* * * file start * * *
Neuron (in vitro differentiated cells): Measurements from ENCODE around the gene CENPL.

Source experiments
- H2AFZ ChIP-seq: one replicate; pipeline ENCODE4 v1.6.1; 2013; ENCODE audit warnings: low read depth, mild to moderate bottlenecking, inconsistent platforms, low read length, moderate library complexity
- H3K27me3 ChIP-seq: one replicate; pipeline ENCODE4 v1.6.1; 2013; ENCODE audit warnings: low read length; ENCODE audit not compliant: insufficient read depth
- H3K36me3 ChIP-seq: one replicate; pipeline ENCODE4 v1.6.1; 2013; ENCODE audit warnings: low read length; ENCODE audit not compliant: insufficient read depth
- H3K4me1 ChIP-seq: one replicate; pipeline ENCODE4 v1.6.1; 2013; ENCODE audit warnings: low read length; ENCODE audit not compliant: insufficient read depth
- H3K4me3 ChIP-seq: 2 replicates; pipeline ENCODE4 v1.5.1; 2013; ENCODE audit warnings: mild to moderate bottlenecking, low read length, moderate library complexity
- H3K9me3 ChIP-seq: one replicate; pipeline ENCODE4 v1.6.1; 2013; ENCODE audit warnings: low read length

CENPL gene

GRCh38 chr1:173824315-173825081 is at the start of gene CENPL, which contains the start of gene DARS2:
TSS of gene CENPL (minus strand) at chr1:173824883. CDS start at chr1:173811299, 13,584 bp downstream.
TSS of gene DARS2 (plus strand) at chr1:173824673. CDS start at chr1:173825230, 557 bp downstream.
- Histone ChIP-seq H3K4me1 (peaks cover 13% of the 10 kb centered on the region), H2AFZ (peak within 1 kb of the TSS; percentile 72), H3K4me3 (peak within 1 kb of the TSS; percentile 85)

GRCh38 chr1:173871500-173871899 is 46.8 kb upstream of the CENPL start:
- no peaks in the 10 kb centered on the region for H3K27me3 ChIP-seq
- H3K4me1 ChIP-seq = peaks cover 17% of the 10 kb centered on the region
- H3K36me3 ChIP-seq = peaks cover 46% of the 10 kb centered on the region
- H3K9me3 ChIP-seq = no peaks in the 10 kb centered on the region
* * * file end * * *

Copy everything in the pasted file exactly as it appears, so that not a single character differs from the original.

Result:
Neuron (in vitro differentiated cells): Measurements from ENCODE around the gene CENPL.

Source experiments
- H2AFZ ChIP-seq: one replicate; pipeline ENCODE4 v1.6.1; 2013; ENCODE audit warnings: low read depth, mild to moderate bottlenecking, inconsistent platforms, low read length, moderate library complexity
- H3K27me3 ChIP-seq: one replicate; pipeline ENCODE4 v1.6.1; 2013; ENCODE audit warnings: low read length; ENCODE audit not compliant: insufficient read depth
- H3K36me3 ChIP-seq: one replicate; pipeline ENCODE4 v1.6.1; 2013; ENCODE audit warnings: low read length; ENCODE audit not compliant: insufficient read depth
- H3K4me1 ChIP-seq: one replicate; pipeline ENCODE4 v1.6.1; 2013; ENCODE audit warnings: low read length; ENCODE audit not compliant: insufficient read depth
- H3K4me3 ChIP-seq: 2 replicates; pipeline ENCODE4 v1.5.1; 2013; ENCODE audit warnings: mild to moderate bottlenecking, low read length, moderate library complexity
- H3K9me3 ChIP-seq: one replicate; pipeline ENCODE4 v1.6.1; 2013; ENCODE audit warnings: low read length

CENPL gene

GRCh38 chr1:173824315-173825081 is at the start of gene CENPL, which contains the start of gene DARS2:
TSS of gene CENPL (minus strand) at chr1:173824883. CDS start at chr1:173811299, 13,584 bp downstream.
TSS of gene DARS2 (plus strand) at chr1:173824673. CDS start at chr1:173825230, 557 bp downstream.
- Histone ChIP-seq H3K4me1 (peaks cover 13% of the 10 kb centered on the region), H2AFZ (peak within 1 kb of the TSS; percentile 72), H3K4me3 (peak within 1 kb of the TSS; percentile 85)

GRCh38 chr1:173871500-173871899 is 46.8 kb upstream of the CENPL start:
- no peaks in the 10 kb centered on the region for H3K27me3 ChIP-seq
- H3K4me1 ChIP-seq = peaks cover 17% of the 10 kb centered on the region
- H3K36me3 ChIP-seq = peaks cover 46% of the 10 kb centered on the region
- H3K9me3 ChIP-seq = no peaks in the 10 kb centered on the region